example, of CaCO3. Twinning of CaCO3 may also be achieved by the pressure of a blade (see Figure 2), in which case the region of the right-hand part of the crystal shifts to the twin position. Twinning accompanied by a change in shape is observed in all metals, semiconductors (such as germanium and silicon), and many other dielectrics. Another form of twinning, which is not accompanied by changes in shape, is observed in such substances as quartz and tri-glycine sulfate.

Figure 2. Twinning of calcite by the pressure of a blade (Baumhauer’s method)

If the structural homogeneity of a single crystal is disrupted by a great number of twin formations, the crystal is called a polysynthetic twin (Figure 3). In ferroelectrics, twinning

Figure 3. Polysynthetic twin of Rochelle salt (left); polysynthetic twin of triglycine sulfate, developed by etching and photographed in reflected light (right)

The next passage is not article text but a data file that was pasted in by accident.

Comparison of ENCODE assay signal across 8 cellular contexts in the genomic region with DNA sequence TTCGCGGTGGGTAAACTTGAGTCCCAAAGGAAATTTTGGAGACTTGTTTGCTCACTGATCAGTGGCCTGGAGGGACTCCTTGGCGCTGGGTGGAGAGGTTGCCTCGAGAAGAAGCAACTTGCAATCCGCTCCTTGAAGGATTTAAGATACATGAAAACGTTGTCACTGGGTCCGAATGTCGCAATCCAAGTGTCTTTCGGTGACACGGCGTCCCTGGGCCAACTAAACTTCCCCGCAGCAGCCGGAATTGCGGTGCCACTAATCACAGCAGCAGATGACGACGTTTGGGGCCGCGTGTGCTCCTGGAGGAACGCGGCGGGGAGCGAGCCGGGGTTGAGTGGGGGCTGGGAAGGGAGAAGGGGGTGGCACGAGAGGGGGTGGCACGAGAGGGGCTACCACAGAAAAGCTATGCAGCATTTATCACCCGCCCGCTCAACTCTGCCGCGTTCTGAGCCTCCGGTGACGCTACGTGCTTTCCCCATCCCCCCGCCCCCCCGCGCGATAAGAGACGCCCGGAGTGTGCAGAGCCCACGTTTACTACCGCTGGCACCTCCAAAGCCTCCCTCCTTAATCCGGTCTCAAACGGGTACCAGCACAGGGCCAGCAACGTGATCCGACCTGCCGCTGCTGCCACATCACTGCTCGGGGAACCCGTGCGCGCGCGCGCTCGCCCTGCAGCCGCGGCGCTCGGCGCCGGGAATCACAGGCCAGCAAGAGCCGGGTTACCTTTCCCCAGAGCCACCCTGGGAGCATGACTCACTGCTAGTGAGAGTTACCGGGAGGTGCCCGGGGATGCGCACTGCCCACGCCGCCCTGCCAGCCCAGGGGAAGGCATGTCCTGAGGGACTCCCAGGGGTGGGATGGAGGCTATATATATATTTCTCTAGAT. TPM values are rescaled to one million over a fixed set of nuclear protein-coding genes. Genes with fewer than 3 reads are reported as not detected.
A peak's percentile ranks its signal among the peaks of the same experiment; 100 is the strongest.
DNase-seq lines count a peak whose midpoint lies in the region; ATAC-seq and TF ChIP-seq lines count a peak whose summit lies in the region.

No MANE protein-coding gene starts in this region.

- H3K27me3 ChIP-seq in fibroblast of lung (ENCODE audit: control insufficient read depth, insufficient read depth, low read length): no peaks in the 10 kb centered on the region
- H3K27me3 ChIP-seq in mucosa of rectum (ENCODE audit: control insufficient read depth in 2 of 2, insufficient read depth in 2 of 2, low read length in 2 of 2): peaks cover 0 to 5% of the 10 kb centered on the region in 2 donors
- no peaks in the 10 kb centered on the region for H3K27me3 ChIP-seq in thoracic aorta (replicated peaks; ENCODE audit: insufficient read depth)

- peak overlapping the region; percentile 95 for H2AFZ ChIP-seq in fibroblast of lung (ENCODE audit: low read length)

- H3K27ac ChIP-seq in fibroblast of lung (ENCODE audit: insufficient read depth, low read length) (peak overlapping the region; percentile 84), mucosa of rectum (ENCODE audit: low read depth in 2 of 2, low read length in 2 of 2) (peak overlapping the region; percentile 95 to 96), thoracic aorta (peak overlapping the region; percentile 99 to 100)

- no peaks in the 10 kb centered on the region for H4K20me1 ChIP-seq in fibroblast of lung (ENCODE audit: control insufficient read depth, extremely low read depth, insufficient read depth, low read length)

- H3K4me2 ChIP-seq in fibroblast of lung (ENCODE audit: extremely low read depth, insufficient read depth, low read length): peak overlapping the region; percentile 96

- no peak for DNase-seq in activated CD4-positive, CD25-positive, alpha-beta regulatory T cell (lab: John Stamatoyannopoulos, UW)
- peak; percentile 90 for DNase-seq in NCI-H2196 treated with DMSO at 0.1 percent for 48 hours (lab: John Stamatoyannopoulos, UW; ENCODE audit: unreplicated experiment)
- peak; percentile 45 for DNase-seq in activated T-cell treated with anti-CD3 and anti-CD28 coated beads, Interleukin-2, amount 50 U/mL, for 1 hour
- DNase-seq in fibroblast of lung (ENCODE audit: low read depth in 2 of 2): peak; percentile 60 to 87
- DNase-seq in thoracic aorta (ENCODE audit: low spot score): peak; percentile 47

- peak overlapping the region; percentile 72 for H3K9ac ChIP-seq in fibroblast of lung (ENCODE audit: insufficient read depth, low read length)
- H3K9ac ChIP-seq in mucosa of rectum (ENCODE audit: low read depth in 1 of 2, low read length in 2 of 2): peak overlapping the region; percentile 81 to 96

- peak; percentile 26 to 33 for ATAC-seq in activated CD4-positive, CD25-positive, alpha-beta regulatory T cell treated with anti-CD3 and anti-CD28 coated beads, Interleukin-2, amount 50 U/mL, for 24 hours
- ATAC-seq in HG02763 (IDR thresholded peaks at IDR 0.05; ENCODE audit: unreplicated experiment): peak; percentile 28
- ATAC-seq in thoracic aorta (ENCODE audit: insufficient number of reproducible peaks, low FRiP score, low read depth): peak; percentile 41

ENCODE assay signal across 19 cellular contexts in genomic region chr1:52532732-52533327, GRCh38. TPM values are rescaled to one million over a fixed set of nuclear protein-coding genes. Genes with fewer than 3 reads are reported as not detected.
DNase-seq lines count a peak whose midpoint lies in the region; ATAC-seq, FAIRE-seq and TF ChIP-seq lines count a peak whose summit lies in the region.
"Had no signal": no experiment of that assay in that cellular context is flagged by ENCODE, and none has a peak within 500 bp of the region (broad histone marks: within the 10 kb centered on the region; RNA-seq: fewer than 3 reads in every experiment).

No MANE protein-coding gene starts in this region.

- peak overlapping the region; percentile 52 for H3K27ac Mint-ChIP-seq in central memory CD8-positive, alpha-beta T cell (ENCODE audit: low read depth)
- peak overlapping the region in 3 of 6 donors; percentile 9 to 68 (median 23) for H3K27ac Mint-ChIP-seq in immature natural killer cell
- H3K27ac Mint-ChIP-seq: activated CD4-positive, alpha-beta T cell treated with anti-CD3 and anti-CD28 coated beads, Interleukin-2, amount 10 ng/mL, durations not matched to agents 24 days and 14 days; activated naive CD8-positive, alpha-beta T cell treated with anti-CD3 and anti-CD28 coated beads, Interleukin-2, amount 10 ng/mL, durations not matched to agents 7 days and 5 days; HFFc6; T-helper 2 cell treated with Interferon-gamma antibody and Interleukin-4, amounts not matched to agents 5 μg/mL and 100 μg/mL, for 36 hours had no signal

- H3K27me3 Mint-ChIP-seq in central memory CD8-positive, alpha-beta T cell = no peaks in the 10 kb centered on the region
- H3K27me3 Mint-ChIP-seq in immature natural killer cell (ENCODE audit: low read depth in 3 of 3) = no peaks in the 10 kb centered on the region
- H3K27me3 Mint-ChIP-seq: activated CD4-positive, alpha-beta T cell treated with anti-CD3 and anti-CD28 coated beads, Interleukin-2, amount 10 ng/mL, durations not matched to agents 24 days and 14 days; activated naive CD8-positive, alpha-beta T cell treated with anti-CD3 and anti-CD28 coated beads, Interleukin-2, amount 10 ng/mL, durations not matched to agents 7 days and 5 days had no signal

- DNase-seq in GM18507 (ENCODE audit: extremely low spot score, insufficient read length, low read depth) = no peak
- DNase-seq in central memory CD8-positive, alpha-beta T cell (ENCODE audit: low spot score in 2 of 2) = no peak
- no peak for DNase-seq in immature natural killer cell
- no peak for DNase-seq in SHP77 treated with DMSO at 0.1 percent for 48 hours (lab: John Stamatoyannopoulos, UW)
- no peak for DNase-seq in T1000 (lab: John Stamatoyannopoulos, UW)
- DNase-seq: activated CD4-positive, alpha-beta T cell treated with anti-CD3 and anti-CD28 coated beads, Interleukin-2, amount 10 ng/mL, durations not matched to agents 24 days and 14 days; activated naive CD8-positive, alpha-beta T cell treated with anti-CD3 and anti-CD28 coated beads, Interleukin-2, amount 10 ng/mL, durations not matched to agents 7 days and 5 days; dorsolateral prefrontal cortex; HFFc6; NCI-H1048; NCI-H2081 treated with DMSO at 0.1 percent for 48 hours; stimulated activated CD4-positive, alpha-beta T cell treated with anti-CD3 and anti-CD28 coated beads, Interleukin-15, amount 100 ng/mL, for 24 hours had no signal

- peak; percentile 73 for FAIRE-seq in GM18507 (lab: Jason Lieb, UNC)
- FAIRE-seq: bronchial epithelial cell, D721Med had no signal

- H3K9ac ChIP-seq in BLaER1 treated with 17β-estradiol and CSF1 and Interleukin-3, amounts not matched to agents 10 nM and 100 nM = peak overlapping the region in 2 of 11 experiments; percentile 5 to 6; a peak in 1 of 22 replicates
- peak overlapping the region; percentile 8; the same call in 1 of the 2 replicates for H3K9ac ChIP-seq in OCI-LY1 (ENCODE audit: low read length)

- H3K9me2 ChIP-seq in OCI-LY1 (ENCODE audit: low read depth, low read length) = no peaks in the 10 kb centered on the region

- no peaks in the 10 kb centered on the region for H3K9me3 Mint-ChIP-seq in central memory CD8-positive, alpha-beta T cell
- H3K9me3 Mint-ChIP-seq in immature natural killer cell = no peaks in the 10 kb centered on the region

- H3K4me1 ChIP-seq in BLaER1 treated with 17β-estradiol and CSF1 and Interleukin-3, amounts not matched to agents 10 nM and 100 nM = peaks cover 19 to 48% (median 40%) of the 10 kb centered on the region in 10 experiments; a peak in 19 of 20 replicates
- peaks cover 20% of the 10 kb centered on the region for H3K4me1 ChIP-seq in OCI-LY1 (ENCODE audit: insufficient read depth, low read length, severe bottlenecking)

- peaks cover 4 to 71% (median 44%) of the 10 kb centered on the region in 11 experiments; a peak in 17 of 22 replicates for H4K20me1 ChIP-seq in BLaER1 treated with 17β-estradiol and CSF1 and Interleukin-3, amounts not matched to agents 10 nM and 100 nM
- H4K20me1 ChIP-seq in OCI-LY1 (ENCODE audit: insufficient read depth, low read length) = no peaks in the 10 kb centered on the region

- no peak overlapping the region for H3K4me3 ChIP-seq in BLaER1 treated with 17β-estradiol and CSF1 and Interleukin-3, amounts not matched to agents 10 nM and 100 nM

formations are also ferroelectric domains, which are, however, characterized by different optical properties (Figure 4).

Figure 4. Diagram of the position of the optical indicatrix: (a) in a rhombic crystal of Rochelle salt; (b) and (c) in the components of a twin that are stretched along the axes c and b) of a monoclinic crystal

Twinning strongly affects the mechanical properties of crystals, such as strength, plasticity, and brittleness, as well as their electrical, magnetic, and optical properties. It also reduces the quality of semiconductor devices.

The principles of mechanical crystal twinning are used in geology in the diagnosis of minerals and for determining the conditions of rock formation. The distribution of twinned crystal layers in rock-forming minerals makes it possible to characterize the influences to which the rock was subjected. Mechanical twinning is taken into account by geologists and petrographers during analysis of the flow of rock after deformation.

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The Great Soviet Encyclopedia, 3rd Edition (1970-1979). © 2010 The Gale Group, Inc. All rights reserved.